Cortical dysplasias (CDs) increasingly are recognized as pathologic substrates in patients with medically intractable epilepsy. Several studies have demonstrated the intrinsic epileptogenicity of these lesions, but the cellular and molecular mechanisms responsible for seizure initiation remain unknown. The increased availability of surgically resected neocortical tissue has provided the opportunity for direct histopathologic and electrocorticographic correlations. Moreover, the description of various animal models of CDs allowed the testing of various mechanistic hypotheses. It is likely that the mechanisms of epileptogenicity in CDs are multifactorial. In this article, the authors summarize current knowledge of the molecular and cellular mechanisms of epileptogenicity in focal CDs based on human and animal data. In particular, they focus on the roles of glutamate (NMDA and α-amino-3-hydroxy-5-methylisoxazole-4-propionic acid) and γ-aminobutyric acid receptors identified in animal models and resected human neocortex.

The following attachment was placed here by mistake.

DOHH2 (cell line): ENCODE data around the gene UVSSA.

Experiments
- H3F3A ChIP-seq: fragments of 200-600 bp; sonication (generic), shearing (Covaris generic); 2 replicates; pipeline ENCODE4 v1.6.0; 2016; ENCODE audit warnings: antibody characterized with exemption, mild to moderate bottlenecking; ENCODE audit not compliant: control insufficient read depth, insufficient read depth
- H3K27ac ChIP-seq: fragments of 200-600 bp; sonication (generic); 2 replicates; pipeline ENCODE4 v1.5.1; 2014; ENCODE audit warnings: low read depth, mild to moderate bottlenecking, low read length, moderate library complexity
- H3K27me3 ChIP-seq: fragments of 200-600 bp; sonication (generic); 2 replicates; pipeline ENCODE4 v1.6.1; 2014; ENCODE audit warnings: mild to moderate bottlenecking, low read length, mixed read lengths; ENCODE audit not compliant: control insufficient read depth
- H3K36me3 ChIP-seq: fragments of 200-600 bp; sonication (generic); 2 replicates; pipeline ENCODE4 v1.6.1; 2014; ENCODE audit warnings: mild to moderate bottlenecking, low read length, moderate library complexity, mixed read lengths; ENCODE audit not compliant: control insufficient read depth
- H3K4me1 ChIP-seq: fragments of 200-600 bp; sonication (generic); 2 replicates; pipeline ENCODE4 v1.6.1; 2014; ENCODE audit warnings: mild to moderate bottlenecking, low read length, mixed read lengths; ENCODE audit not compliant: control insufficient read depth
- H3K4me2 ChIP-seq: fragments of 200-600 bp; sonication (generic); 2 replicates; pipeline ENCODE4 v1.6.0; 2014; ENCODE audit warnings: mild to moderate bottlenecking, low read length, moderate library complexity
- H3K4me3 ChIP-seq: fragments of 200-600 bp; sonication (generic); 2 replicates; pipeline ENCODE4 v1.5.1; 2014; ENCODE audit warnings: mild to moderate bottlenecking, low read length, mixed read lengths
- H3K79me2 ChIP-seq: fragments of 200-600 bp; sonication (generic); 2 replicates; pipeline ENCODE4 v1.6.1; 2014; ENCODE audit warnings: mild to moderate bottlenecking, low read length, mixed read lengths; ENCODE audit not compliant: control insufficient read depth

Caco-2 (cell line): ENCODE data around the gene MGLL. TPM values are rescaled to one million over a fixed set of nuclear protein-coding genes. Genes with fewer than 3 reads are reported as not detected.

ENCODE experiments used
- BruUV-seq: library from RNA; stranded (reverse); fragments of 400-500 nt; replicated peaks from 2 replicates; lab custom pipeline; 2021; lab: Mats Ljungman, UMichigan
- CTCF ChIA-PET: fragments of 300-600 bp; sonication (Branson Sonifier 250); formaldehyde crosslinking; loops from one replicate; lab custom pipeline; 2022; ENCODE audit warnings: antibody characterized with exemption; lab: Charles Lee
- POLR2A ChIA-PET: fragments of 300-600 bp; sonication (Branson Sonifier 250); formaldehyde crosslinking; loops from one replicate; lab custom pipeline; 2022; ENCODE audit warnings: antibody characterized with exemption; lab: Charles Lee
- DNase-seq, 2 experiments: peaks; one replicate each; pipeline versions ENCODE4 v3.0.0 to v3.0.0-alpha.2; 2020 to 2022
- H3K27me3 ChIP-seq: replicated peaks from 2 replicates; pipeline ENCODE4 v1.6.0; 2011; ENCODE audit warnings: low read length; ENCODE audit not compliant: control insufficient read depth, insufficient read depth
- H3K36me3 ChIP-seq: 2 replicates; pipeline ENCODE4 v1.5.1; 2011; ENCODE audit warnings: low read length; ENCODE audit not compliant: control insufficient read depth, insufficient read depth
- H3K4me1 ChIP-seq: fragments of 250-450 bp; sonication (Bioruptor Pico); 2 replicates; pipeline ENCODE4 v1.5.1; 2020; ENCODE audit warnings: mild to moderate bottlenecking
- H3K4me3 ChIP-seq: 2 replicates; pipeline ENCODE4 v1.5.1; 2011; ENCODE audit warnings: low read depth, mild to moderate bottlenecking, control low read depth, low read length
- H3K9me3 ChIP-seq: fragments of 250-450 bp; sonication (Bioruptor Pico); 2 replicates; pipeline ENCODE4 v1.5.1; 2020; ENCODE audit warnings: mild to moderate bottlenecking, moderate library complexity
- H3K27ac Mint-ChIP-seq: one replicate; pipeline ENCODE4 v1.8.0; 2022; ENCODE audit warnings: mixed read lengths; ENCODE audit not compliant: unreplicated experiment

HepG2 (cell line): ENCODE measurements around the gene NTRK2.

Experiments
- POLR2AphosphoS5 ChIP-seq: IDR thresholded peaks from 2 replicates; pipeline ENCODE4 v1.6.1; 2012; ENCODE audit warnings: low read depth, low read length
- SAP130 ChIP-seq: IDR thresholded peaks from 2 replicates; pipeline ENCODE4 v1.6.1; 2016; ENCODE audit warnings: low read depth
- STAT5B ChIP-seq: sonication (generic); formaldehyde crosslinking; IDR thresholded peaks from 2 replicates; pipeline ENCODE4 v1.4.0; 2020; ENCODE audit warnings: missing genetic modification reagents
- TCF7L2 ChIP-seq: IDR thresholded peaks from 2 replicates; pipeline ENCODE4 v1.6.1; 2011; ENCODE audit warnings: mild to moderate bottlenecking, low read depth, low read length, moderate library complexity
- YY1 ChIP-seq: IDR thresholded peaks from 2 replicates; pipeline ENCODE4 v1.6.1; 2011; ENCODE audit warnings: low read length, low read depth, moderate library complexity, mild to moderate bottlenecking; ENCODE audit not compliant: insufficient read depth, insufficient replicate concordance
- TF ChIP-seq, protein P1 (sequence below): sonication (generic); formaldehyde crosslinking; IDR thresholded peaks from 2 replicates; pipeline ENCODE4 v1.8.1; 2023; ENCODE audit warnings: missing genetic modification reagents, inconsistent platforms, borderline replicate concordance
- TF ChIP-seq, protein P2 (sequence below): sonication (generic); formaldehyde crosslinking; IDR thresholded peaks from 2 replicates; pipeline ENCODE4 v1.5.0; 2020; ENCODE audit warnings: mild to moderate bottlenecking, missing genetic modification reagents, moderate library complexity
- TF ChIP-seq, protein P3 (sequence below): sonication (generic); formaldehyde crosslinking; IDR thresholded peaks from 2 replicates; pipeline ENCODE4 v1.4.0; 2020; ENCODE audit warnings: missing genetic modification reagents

|Issue number||6 SUPPL. 3|
|Publication status||Published - Mar 23 2004|
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